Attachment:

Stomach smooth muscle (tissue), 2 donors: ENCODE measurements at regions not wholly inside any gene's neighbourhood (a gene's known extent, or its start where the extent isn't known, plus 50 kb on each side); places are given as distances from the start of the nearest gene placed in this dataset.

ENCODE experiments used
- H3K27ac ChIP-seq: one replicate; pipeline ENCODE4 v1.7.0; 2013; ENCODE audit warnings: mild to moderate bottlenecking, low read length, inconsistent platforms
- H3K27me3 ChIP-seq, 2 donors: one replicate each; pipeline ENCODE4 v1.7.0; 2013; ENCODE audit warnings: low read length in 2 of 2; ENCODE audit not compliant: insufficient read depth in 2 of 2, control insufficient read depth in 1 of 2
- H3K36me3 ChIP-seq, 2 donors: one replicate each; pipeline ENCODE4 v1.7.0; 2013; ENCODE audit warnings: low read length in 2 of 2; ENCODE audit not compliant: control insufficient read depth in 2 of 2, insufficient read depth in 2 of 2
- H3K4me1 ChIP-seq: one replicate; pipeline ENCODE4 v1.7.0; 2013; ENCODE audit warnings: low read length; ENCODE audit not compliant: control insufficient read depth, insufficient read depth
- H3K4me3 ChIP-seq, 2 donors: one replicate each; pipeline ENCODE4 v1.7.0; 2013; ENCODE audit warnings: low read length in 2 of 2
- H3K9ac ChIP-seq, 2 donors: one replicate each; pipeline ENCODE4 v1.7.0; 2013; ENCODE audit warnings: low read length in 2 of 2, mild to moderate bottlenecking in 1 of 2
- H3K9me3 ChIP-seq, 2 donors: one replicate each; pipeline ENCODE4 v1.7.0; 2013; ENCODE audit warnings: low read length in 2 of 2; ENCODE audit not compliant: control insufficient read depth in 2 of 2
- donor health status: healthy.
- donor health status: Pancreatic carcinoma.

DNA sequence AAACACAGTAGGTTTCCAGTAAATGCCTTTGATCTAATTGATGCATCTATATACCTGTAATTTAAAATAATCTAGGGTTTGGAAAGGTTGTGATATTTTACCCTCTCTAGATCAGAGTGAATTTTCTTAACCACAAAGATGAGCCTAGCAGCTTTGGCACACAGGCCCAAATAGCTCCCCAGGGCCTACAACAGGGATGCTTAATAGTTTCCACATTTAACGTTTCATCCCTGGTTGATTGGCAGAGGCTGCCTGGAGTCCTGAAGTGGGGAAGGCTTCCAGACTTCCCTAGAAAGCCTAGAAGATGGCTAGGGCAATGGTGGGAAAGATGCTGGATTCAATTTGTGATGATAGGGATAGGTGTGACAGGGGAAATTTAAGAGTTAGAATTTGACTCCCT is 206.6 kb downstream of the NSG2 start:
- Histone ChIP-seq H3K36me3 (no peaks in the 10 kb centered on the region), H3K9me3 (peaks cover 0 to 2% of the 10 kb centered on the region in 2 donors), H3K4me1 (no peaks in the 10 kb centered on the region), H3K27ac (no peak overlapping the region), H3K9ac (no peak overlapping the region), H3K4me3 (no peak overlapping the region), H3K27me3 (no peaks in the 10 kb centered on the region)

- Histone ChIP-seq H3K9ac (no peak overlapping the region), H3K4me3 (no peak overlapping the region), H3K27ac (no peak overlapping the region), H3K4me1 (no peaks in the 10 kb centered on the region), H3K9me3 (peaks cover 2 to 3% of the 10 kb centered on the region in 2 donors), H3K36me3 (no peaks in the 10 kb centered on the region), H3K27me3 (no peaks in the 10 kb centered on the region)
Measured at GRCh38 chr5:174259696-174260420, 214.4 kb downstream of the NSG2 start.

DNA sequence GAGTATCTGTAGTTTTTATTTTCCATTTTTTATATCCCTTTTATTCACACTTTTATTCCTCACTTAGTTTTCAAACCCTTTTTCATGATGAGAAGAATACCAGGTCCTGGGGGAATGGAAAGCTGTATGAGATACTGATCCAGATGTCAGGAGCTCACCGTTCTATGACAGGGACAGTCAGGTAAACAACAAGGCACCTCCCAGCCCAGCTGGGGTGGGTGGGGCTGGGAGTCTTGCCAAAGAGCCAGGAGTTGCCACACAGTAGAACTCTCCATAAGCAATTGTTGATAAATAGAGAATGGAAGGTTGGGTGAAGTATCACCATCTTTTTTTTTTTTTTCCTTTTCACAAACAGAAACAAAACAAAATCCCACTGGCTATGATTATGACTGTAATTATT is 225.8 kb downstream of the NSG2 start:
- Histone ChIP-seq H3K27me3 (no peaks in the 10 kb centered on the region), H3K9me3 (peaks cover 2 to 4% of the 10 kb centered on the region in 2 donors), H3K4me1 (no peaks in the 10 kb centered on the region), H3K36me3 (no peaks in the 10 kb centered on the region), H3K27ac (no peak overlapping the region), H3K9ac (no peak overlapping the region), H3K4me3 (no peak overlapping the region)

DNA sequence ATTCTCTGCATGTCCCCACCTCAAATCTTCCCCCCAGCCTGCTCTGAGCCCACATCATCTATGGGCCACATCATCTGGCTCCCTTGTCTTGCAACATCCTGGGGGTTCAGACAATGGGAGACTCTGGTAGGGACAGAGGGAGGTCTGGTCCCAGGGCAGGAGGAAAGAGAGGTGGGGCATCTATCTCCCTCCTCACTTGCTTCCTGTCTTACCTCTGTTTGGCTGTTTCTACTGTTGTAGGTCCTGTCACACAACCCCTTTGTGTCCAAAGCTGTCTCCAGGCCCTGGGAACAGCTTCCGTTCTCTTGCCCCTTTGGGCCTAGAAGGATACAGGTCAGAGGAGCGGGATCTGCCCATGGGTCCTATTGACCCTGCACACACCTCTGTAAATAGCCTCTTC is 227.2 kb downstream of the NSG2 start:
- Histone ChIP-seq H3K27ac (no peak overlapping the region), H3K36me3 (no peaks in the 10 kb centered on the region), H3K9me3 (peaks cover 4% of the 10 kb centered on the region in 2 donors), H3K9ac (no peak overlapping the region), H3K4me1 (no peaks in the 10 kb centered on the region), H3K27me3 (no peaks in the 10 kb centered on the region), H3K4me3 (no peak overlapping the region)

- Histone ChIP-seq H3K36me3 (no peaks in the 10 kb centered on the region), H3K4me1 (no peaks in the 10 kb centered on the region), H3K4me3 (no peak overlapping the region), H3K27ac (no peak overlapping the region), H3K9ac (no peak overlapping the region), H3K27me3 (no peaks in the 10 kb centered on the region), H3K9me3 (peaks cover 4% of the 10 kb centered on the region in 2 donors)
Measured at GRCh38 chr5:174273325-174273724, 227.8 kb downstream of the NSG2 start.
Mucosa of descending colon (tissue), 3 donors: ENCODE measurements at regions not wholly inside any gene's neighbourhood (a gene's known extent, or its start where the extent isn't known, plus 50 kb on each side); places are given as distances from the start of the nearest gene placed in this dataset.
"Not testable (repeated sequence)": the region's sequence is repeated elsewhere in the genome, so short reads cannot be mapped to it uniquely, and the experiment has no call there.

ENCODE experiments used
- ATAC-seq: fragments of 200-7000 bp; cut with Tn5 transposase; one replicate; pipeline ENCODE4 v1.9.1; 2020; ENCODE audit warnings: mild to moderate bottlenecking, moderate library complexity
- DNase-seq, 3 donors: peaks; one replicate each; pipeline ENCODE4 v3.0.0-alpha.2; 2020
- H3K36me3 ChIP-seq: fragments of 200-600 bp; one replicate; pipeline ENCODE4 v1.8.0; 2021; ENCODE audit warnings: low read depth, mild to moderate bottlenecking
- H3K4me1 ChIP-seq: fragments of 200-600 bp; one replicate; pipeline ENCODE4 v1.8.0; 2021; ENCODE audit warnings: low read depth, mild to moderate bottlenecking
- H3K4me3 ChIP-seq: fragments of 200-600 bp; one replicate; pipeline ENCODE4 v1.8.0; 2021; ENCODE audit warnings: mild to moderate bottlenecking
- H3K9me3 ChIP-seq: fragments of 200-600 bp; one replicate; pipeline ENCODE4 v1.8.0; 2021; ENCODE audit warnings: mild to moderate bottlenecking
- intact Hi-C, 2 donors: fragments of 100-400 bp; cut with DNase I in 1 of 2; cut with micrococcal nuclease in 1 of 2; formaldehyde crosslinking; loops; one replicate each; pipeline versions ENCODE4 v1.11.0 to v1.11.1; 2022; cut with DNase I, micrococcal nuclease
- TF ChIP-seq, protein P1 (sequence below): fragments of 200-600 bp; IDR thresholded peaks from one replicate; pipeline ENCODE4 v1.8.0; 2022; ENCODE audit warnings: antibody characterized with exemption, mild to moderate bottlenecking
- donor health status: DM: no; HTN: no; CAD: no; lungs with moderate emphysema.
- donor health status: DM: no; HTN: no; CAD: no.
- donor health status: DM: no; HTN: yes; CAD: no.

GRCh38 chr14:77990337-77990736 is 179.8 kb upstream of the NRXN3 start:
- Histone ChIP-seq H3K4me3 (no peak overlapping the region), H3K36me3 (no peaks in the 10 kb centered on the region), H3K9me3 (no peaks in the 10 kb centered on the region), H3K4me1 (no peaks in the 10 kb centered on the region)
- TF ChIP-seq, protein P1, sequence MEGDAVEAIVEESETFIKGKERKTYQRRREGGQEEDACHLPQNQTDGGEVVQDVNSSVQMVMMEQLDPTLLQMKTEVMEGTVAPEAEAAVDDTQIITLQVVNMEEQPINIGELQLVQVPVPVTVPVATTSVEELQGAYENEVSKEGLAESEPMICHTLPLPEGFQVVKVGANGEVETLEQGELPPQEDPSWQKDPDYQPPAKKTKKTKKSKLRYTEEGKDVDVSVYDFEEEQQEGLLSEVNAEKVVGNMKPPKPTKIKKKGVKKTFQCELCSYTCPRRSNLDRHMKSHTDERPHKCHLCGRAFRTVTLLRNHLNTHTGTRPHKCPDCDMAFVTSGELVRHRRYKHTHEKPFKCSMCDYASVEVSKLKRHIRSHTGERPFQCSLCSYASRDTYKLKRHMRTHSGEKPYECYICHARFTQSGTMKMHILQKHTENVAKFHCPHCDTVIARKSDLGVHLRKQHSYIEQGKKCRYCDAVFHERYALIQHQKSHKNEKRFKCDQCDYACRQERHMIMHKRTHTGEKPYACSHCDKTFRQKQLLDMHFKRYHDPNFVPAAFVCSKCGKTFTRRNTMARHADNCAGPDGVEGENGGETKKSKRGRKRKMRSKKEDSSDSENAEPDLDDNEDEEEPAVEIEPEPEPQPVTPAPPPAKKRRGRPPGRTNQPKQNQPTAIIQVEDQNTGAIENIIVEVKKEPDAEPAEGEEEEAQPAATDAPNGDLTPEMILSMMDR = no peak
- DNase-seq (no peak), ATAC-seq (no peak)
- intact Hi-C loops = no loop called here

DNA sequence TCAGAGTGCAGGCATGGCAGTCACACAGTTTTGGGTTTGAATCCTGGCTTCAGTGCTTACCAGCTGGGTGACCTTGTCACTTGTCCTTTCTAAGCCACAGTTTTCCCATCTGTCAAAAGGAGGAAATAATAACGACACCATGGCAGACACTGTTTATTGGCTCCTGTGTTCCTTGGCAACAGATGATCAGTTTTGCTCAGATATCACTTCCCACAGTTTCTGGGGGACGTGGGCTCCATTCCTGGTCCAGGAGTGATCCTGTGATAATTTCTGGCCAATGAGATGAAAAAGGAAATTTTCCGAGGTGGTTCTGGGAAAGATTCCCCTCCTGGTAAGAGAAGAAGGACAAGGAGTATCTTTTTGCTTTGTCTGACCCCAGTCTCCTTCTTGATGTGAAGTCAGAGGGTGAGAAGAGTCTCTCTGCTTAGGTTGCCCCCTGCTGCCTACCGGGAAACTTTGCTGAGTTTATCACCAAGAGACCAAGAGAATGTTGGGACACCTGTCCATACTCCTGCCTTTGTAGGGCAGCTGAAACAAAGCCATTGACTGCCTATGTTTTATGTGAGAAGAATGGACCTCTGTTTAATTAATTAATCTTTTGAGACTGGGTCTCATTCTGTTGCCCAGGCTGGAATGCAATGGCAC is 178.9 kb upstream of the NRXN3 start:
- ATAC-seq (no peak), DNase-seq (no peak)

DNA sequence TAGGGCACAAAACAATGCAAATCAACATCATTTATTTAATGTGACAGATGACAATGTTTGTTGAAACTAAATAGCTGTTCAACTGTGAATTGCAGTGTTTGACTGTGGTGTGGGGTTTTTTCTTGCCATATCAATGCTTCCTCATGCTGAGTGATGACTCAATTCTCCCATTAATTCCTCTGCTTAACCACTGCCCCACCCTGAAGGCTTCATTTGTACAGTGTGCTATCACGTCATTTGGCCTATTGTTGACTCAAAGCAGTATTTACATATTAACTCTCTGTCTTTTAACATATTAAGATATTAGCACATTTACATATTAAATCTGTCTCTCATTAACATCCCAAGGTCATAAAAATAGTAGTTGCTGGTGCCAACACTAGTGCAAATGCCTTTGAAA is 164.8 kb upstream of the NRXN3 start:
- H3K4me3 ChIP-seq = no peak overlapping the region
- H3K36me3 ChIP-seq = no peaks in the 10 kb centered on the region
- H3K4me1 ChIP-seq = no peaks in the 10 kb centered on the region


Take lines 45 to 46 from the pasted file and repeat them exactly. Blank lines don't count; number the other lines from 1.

- H3K36me3 ChIP-seq = no peaks in the 10 kb centered on the region
- H3K4me1 ChIP-seq = no peaks in the 10 kb centered on the region